LINGUISTICS & CULTURE
|Data:||05/JUN/2008 12:41 PM|
(1) "It is asked that the audience stand up and clap." (You caught me! I left out the word "asked".)
(2) "The actors saw the audience stand up and clap." This is like in Portuguese, right? The "to" isn't used with the infinitive in this construction. A variation is "The actors saw the audience standing up and clapping."
(3) "It's the impurities in our air and water that are doing it."
Languages are not logical, and yet speakers of every language seem to find ways to rationalize irrationalities in their language. Forget Portuguese for a moment. In Portuguese the correct verb would be "sao", right? in English the rationale is probably that you are answering a question, regardless if it was asked or not!
Q-What is causing the current level of poor health in our cities?
A-It's the impurities in our air and water that are doing it.
Q-What is causing the water to taste like that?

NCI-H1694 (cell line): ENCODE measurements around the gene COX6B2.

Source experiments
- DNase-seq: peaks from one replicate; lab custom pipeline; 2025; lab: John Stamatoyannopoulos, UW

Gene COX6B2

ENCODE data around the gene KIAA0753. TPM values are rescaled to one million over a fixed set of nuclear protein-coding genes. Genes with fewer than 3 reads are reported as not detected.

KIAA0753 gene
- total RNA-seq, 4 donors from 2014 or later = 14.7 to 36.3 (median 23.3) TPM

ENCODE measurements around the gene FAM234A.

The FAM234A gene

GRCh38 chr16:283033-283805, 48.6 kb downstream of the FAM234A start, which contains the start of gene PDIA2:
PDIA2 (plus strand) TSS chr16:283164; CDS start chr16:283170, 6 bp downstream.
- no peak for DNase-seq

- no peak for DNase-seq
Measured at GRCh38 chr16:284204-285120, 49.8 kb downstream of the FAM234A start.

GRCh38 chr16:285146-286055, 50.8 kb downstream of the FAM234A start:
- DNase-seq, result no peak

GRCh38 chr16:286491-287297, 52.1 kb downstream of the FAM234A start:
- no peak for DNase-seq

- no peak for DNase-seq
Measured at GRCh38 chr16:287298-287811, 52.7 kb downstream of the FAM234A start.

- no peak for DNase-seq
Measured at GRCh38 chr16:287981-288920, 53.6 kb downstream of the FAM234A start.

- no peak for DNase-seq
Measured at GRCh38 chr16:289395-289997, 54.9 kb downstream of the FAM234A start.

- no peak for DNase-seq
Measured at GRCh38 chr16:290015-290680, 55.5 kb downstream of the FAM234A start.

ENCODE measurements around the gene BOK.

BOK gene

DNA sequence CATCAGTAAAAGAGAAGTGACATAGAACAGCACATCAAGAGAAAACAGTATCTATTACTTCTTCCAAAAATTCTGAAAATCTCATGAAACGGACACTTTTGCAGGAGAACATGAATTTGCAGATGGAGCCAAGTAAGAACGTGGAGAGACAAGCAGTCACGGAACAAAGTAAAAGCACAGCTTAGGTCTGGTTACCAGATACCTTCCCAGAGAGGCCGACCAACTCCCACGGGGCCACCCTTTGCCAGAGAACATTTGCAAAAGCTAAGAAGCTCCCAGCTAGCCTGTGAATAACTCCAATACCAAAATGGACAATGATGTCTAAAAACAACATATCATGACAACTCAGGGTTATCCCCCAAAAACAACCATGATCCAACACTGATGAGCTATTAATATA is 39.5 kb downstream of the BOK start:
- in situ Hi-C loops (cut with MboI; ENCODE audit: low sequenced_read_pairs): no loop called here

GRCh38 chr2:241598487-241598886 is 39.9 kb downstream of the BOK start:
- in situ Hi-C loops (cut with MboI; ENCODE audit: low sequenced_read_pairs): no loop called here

A-It's the rust in the pipes and the plastic cup you are using.
Even if someone asked "What are causing the current level of poor health in our cities?" (implying that the speaker knows that there is more than one factor), you would still answer, "It's the..." and not "They are..." (as in Portuguese).
The above works with "what" but not with "who". If someone asks "Who is coming to party", you can say (1) "John is coming to the party" or (2) "John and Mary are coming to the party."
(4) one impurity, two or more impurities
(5) Yes, a movie has an audience, a play has an audience, a speech has an audience, a grandfather has an audience when he tells a story, when your neighbors argue they may have an audience, etc.
(6) There may be contexts when "the public who attends" is acceptable. "The public who attends Indiana Jones movies...."
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